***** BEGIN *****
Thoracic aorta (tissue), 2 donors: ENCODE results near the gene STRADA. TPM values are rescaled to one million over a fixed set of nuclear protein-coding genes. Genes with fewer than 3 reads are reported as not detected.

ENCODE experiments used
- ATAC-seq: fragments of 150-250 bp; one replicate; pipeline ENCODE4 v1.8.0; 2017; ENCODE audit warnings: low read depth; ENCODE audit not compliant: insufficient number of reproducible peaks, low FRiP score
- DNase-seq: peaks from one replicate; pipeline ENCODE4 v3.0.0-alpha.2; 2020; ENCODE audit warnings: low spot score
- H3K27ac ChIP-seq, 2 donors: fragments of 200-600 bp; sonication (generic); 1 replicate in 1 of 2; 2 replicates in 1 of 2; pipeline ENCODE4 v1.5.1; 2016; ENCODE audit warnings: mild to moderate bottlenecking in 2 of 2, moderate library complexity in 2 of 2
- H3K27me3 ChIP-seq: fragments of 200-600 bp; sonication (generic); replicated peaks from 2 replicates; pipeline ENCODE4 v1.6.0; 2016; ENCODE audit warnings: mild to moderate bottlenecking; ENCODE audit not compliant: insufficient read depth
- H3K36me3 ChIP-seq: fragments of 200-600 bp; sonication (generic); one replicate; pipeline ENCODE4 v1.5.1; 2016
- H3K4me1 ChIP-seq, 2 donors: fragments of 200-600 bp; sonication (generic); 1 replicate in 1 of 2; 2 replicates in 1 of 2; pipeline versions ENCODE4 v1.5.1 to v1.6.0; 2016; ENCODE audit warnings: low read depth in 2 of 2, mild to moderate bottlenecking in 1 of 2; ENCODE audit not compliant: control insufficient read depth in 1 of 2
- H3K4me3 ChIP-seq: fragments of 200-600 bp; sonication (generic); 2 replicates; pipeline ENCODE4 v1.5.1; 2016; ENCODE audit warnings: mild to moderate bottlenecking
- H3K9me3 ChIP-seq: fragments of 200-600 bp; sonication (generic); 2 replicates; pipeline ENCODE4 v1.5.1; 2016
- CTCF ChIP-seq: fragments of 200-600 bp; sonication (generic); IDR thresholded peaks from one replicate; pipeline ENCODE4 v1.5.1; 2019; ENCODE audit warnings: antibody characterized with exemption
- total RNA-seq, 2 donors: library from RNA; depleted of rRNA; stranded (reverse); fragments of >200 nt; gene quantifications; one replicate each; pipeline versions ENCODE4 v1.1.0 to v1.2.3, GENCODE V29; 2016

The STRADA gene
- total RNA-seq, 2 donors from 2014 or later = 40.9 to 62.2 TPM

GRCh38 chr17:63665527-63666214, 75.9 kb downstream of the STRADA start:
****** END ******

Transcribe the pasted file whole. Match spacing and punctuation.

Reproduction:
Thoracic aorta (tissue), 2 donors: ENCODE results near the gene STRADA. TPM values are rescaled to one million over a fixed set of nuclear protein-coding genes. Genes with fewer than 3 reads are reported as not detected.

ENCODE experiments used
- ATAC-seq: fragments of 150-250 bp; one replicate; pipeline ENCODE4 v1.8.0; 2017; ENCODE audit warnings: low read depth; ENCODE audit not compliant: insufficient number of reproducible peaks, low FRiP score
- DNase-seq: peaks from one replicate; pipeline ENCODE4 v3.0.0-alpha.2; 2020; ENCODE audit warnings: low spot score
- H3K27ac ChIP-seq, 2 donors: fragments of 200-600 bp; sonication (generic); 1 replicate in 1 of 2; 2 replicates in 1 of 2; pipeline ENCODE4 v1.5.1; 2016; ENCODE audit warnings: mild to moderate bottlenecking in 2 of 2, moderate library complexity in 2 of 2
- H3K27me3 ChIP-seq: fragments of 200-600 bp; sonication (generic); replicated peaks from 2 replicates; pipeline ENCODE4 v1.6.0; 2016; ENCODE audit warnings: mild to moderate bottlenecking; ENCODE audit not compliant: insufficient read depth
- H3K36me3 ChIP-seq: fragments of 200-600 bp; sonication (generic); one replicate; pipeline ENCODE4 v1.5.1; 2016
- H3K4me1 ChIP-seq, 2 donors: fragments of 200-600 bp; sonication (generic); 1 replicate in 1 of 2; 2 replicates in 1 of 2; pipeline versions ENCODE4 v1.5.1 to v1.6.0; 2016; ENCODE audit warnings: low read depth in 2 of 2, mild to moderate bottlenecking in 1 of 2; ENCODE audit not compliant: control insufficient read depth in 1 of 2
- H3K4me3 ChIP-seq: fragments of 200-600 bp; sonication (generic); 2 replicates; pipeline ENCODE4 v1.5.1; 2016; ENCODE audit warnings: mild to moderate bottlenecking
- H3K9me3 ChIP-seq: fragments of 200-600 bp; sonication (generic); 2 replicates; pipeline ENCODE4 v1.5.1; 2016
- CTCF ChIP-seq: fragments of 200-600 bp; sonication (generic); IDR thresholded peaks from one replicate; pipeline ENCODE4 v1.5.1; 2019; ENCODE audit warnings: antibody characterized with exemption
- total RNA-seq, 2 donors: library from RNA; depleted of rRNA; stranded (reverse); fragments of >200 nt; gene quantifications; one replicate each; pipeline versions ENCODE4 v1.1.0 to v1.2.3, GENCODE V29; 2016

The STRADA gene
- total RNA-seq, 2 donors from 2014 or later = 40.9 to 62.2 TPM

GRCh38 chr17:63665527-63666214, 75.9 kb downstream of the STRADA start: